In the midst of a March snowfall, when summer seemed far away, the farm where Juno fell out of the top bunk sent an email to its former guests announcing that reservations for weekend stays were open. “Now is the time to think about reserving a tent,” the email said. “Detox from the digital world. Listen to the creek trickle over the rocks. Cook over the wood fire. Crack open some wine or beer. Relax.” I read the email off my phone, standing outside on a frigid train platform, waiting for my evening commuter ride home. I copied the link to the farm’s reservations page and texted it to Xenia with the message, “Should we do this again?”

At our wedding, instead of prayers, we asked our family members to read poems. My older brother read Thomas Lux’s “I Love You Sweatheart,” in which Lux praises a man who “risked his life” to spray paint those words, with their misspelling, on a girder above a highway. Our guests laughed, as they should, but then fell silent and appreciative, also as they should, when my brother read the last lines of the poem: “Love is like this at the bone, we hope, love is like this, Sweatheart, all sore and dumb and dangerous, ignited, blessed – always, regardless, no exceptions, always in blazing matters like these: blessed.”

We’d chosen Lux’s poem for its humor and its romanticism. As newlyweds, we envisioned a life together that would be fun and lighthearted but also “blazing” and “blessed.” I certainly wasn’t thinking of all the mistakes I’d make as a husband and father, and I doubt Xenia was, either. Neither of us would have guessed we’d do something as foolish as misspell sweetheart in a graffiti love message, but eight years later we barely escaped a family tragedy due to our shared negligence. And somehow our love for each other burned its brightest in the aftermath of this error when we equally accepted the blame. Putting our children’s lives at risk became our version of “sweatheart” – sore and dumb and dangerous but also blessed.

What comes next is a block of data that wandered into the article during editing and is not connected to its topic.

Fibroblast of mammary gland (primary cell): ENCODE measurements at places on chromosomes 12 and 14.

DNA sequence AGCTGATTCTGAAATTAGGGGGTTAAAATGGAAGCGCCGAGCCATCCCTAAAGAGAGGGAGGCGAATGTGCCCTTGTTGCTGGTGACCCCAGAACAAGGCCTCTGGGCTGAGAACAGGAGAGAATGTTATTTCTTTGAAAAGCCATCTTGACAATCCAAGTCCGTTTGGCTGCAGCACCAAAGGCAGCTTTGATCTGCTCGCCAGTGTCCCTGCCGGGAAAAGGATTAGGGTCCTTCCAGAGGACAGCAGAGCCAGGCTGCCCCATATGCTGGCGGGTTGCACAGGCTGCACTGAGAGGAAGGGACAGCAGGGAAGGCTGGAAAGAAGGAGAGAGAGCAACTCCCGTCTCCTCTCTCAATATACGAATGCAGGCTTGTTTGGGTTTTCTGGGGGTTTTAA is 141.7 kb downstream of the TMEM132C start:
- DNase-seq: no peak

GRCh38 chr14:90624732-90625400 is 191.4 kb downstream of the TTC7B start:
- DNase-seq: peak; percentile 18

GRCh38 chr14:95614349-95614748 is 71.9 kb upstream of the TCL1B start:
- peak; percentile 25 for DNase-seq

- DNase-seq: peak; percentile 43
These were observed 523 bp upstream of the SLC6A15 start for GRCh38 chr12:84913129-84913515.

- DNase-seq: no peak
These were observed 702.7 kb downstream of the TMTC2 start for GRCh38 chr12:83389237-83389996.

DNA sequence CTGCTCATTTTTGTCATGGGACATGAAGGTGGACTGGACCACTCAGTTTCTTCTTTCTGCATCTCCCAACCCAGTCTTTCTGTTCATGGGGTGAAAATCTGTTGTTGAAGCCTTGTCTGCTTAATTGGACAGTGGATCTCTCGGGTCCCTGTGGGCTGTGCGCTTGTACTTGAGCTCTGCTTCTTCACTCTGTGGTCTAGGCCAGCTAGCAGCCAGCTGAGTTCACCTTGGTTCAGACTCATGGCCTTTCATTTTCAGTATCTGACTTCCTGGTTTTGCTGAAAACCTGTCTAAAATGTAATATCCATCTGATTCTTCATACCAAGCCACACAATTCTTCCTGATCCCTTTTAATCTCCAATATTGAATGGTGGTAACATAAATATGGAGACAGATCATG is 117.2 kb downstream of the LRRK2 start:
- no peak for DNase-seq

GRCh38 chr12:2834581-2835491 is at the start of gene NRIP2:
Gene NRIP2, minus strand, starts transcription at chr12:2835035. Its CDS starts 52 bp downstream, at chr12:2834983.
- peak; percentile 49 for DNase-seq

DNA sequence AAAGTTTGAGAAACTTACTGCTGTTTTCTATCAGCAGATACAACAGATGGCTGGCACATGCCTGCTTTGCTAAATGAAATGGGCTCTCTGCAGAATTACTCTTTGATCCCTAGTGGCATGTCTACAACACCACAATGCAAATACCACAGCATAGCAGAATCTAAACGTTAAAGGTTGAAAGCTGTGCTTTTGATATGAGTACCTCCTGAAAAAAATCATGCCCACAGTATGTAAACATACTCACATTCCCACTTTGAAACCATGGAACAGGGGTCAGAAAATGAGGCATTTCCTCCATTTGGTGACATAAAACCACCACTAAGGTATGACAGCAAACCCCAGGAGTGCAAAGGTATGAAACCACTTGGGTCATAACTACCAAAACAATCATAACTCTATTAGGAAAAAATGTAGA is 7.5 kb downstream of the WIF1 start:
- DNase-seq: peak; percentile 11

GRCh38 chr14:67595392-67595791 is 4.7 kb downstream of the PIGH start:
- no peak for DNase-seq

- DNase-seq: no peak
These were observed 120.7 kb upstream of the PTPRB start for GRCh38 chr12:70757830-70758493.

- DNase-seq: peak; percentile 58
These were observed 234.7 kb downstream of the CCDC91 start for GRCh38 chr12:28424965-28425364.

Xenia texted back, “Maybe. Kids would love it.”

My mind warmed itself with a fantasy of a summer night on the farm. Mateo fast asleep on the bottom bunk, Juno snuggled under the covers on the top bunk. The baby, too, sleeping soundly in a Pack-N-Play that’s now in our bedroom instead of theirs. Yes, I could have pictured our kids milking cows, grooming horses, or jumping off haystacks, but as a parent of three small children I was content with a dream of all of them simply asleep. And Xenia and I in that large main space, reading books by lantern light, sipping wine, wondering whether our bodies are too old to try for another round of outdoor sex. Regardless, we’d end up in bed, holding hands in the dark, no sounds other than the natural world outside our platform tent. This time we’d be celebrating a weekend well spent, an infant without allergies and his two older siblings (perhaps) getting along all day, our family, our marriage, our safety.

And we’d do so as a unit. On the hook together.


Andrew Bomback, a physician and writer, is the author of Doctor (Bloomsbury/Object Lessons). His essays have appeared in The Atlantic, The Millions, Los Angeles Review of Books, and elsewhere.